Edna St. Vincent Millay

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Edna St. Vincent Millay was an American poetess and playwright known for her feminist activism as well as her multiple love affairs. ‘Second April,’ ‘Wine from These Grapes,’ and ‘A Few Figs from Thistles’ are only a few of her well-known poetry. She wrote a number of poetry as well as plays such as ‘Aria da Capo.’ Nancy Boyd was the pen name she used for her writing work. She wrote the script for the opera “The King’s Henchman.” ‘Justice Denied in Massachusetts’ was inspired by her arrest as a result of her participation in the Sacco-Vanzetti case protest. She also wrote the poetic drama ‘The Lamp and the Bell,’ a five-act play. The majority of her poetry are about eternal youth. The majority of these depict female uprising and independence. They deal with universal subjects such as love, sadness, death, and life transformation. Brutalities committed by countries like as Spain, Germany, and Japan inspired her pieces ‘Huntersman, What Quarry?’ and ‘The Murder of Lidice.’ She was the first woman to be awarded the Pulitzer Prize for poetry. She was awarded the Frost Medal for her outstanding contribution to American poetry.

Childhood and Adolescence

Henry Tollman Millay, a schoolteacher, and Cora Lounella, a nurse, raised Edna in Rockland, Maine. Norma and Kathleen, her two sisters, were her siblings.

She moved in with her mother and two sisters after her parents divorced in 1904.
She used to write for the school’s literary journal, ‘The Megunticook,’ when she was a student at Camden High School. She received the St. Nicholas Gold Badge for poetry when she was 14 years old.

Her poetry had been published in the prominent children’s magazine ‘St. Nicholas, the Camden Herald’ and the renowned anthology ‘Current Literature’ by the time she was 15 years old.

She entered her poem ‘Renascence’ in a poetry competition in 1912. This great poetry came in fourth place in the competition. She received a scholarship to Vassar College with the support of an education officer from the Young Women’s Christian Association.

She attended Barnard College for one semester to take prerequisite classes. She enrolled at Vassar College in 1913, where she studied literature and languages.

She used to compose poetry and plays for the institution’s magazine, ‘Vassar Miscellany,’ when she was at college. In her play ‘The Princess Marries the Page,’ she even acted. In 1917, she received her diploma. ‘Renascence and Other Poems’ was released the same year.


She moved to New York City after finishing her education and lived in Greenwich Village on a shoestring budget. She performed with the Provincetown Players in this town.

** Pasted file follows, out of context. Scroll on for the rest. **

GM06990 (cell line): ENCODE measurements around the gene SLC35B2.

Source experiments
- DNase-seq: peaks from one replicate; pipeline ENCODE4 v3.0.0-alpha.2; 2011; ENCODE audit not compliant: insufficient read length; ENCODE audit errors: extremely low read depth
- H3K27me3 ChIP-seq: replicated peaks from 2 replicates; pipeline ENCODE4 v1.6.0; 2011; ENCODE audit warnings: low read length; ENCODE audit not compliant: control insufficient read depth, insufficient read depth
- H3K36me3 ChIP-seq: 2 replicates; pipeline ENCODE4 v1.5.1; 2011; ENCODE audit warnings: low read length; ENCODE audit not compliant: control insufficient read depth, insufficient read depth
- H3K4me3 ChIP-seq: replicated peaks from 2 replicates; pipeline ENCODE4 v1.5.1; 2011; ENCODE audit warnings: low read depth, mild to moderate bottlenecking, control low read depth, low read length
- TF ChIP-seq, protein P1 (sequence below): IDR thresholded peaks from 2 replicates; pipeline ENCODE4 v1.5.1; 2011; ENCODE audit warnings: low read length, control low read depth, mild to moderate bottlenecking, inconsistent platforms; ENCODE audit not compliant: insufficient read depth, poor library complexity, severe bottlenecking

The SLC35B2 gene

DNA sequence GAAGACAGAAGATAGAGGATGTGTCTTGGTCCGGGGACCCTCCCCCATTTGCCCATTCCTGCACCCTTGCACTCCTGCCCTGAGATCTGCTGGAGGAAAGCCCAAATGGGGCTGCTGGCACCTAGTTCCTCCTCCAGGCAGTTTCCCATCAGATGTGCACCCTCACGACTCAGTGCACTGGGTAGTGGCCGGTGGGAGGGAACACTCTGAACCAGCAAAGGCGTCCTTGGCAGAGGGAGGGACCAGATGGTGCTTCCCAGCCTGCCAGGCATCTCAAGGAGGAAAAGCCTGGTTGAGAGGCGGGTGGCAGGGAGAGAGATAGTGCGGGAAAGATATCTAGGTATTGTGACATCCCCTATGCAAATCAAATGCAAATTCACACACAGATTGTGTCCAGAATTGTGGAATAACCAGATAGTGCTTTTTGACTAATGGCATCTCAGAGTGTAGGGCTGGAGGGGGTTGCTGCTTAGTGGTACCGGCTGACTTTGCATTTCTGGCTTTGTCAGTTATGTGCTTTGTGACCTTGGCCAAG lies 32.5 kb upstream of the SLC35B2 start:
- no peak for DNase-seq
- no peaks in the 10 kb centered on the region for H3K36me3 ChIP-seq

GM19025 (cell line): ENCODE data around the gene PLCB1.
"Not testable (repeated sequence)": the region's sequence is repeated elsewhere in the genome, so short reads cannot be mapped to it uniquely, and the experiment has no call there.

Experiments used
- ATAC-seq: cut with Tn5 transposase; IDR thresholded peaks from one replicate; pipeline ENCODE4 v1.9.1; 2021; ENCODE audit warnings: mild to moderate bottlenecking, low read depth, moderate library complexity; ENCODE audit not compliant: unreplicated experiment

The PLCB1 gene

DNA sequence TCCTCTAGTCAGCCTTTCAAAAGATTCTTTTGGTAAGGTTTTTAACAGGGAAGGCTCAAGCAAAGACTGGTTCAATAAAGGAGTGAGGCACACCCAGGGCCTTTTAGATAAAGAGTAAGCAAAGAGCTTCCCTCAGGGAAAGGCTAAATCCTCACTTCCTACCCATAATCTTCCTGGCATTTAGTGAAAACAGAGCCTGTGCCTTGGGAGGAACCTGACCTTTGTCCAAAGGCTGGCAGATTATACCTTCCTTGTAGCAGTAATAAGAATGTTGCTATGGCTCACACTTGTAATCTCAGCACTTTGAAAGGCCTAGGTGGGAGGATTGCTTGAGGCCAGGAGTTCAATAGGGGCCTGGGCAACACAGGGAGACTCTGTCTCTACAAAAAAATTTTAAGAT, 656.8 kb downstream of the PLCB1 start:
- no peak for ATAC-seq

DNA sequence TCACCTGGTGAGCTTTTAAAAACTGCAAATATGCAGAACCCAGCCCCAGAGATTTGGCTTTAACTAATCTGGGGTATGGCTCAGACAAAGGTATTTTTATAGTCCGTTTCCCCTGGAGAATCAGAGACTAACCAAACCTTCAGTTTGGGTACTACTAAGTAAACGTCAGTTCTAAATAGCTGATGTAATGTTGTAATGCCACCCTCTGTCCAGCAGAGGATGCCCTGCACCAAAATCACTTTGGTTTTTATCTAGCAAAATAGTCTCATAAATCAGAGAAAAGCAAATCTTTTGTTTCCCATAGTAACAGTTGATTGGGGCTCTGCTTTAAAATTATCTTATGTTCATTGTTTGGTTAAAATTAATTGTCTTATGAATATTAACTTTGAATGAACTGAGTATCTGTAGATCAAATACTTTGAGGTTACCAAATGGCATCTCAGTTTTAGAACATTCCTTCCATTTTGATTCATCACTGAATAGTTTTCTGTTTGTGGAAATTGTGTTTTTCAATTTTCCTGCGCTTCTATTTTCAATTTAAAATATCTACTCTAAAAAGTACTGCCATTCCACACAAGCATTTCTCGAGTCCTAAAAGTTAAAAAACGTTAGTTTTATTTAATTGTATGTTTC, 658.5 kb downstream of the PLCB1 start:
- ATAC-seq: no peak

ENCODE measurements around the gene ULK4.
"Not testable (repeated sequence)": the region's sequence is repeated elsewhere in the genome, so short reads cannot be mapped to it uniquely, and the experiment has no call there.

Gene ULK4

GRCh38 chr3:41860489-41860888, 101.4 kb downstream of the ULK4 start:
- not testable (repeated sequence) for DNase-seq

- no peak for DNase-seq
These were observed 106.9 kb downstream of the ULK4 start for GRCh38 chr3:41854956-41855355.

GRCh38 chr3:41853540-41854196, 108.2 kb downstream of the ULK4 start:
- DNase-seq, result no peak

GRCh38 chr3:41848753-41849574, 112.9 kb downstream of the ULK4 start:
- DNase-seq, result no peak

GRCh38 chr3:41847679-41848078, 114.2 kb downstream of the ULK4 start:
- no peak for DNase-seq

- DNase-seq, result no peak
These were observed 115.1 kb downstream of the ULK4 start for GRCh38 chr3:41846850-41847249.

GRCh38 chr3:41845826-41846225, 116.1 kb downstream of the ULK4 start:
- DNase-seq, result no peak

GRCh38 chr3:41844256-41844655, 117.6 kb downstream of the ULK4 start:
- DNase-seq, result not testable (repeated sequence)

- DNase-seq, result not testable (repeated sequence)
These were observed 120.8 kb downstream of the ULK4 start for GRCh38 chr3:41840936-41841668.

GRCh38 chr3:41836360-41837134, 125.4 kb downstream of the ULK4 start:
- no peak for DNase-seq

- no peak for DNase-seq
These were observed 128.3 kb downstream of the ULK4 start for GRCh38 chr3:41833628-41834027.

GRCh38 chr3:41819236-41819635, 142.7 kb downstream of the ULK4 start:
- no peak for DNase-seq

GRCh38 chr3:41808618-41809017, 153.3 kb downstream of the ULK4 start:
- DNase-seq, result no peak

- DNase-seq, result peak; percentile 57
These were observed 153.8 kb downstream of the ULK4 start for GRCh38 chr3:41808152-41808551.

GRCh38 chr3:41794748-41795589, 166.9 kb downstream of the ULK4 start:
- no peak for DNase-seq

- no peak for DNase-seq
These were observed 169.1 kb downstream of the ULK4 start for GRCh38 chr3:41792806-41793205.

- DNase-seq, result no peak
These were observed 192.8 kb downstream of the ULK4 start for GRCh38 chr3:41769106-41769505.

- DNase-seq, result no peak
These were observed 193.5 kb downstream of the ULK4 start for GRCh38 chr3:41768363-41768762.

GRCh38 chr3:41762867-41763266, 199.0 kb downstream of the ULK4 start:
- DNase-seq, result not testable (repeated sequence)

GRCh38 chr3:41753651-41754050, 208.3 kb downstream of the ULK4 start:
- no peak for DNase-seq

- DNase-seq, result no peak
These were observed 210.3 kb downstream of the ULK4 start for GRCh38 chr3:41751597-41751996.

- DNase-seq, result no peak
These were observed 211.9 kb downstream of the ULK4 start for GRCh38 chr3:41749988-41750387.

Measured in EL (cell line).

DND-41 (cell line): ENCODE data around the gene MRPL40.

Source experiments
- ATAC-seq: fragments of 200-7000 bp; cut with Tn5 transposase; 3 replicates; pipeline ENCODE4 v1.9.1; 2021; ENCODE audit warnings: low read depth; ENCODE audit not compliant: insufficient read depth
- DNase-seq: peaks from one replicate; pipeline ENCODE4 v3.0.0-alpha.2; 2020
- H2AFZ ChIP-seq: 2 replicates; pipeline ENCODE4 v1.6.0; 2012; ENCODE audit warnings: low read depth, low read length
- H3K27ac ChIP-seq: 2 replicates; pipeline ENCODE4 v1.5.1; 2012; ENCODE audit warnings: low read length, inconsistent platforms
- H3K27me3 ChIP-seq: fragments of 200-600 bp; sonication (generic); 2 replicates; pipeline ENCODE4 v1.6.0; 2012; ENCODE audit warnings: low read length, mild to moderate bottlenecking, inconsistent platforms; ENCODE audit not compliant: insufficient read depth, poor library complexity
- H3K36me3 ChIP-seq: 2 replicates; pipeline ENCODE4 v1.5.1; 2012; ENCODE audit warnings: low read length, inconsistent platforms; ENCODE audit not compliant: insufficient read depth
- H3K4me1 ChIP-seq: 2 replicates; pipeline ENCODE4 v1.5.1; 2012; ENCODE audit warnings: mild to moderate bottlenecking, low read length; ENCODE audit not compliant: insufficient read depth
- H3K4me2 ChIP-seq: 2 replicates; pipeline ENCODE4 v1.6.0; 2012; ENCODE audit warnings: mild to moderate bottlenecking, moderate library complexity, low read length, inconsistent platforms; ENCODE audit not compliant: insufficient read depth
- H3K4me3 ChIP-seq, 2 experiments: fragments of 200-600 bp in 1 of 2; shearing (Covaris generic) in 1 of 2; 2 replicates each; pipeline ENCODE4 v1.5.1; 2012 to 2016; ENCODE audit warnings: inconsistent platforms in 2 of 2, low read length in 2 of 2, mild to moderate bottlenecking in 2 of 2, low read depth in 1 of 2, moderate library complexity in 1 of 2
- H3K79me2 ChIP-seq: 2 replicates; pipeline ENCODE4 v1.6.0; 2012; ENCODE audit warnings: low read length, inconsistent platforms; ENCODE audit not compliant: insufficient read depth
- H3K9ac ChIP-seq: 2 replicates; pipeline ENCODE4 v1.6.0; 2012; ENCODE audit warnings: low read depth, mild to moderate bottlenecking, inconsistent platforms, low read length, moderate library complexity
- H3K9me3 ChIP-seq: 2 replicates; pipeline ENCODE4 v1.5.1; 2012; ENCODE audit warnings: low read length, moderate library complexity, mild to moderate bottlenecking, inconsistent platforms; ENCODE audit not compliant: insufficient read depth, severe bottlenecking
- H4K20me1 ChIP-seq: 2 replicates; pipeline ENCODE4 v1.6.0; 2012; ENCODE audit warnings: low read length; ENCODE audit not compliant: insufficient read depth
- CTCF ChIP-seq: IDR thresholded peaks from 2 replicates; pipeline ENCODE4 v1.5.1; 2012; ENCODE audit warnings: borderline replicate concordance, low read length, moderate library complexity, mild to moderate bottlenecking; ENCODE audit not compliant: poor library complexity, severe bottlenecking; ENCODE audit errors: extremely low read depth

She made a career in New York by publishing many short tales and poetry under the alias Nancy Boyd in ‘Ainslee’s’ magazine. She also appeared in the play ‘The Angel Intrudes’ by communist Floyd Dell.
She directed the Provincetown Players’ production of ‘Aria da Capo,’ a one-act anti-war verse play she penned in 1919.

She authored ‘A Few Pigs From Thistles’ in 1920. Edna’s provocative work is concerned with female sexuality and feminism. In the same year, she began penning poems for the magazine ‘Vanity Fair.’
She spent the years 1920 through 1923 in Europe. Under the pseudonym Nancy Boyd, she used to send sarcastic sketches to Vanity Fair.

When she visited Paris in January 1921, she met sculptor Thelma Wood. She also published two plays and a poetry book named ‘Second April’ in the same year. The elegies in this poetry were composed in memory of a friend who died of influenza in 1918.
‘The Harp-Weaver and Other Poems’ was released in 1923.

She created the script for the opera ‘The King’s Henchman’ in 1925. The script was published and went through four editions, earning her enough money to live comfortably.

She became embroiled in the Sacco-Vanzetti case in 1927 by participating in a protest for which she was arrested. Her arrest prompted her to write and publish the poem “Justice Denied in Massachusetts,” which was published in the “New York Times.”

One of her most famous pieces is ‘The Ballad of the Harp-Weaver,’ released in 1923. The poem describes a poor mom who is unable to provide for her young son’s basic needs. The woman weaves garments for her son while playing her harp in this poem.

Her poem ‘Huntersman, What Quarry?’ was published in 1939 as a protest against the brutalities perpetrated by Fascist Spain, Nazi Germany, and imperialist Japan.

Achievements & Awards

In 1923, she won the Pulitzer Prize for Poetry for her poem “The Ballad of the Harp-Weaver.” A mother’s love for her son is the subject of this poetry.

She received the Frost Medal for her lifelong contribution to American poetry. She was only the second woman to be honored in this way.

Personal History and Legacy

As a bisexual woman, she had multiple relationships with women, including silent cinema actress Edith Wynne Matthison. She was still in school at the time.

She had strong friendships with writers such as Witter Bynner, Arthur Davison Ficke, and Susan Glaspell later in her life. Floyd Dell, an author, and Edmund Wilson, a critic, both proposed to her. However, she turned down both of them.

She met Eugen Jan Boissevain, whom she married in 1923, while she was a student at Vassar College. Boissevain was a feminist who supported her job as well as took care of her domestic responsibilities. They didn’t have any children.

In 1949, her spouse died of lung cancer. Edna got reliant on drink after his death.
After suffering a heart attack, she died at the age of 58.

Estimated Net Worth

The estimated net worth of Edna St. Vincent Millay is unknown.


When she was a child, this renowned poetess dreamed of becoming a concert pianist. When her teacher told her that she couldn’t play the piano because her hands were too little, she opted to devote her time to writing.
She became the first woman to win the Pulitzer Prize for Poetry.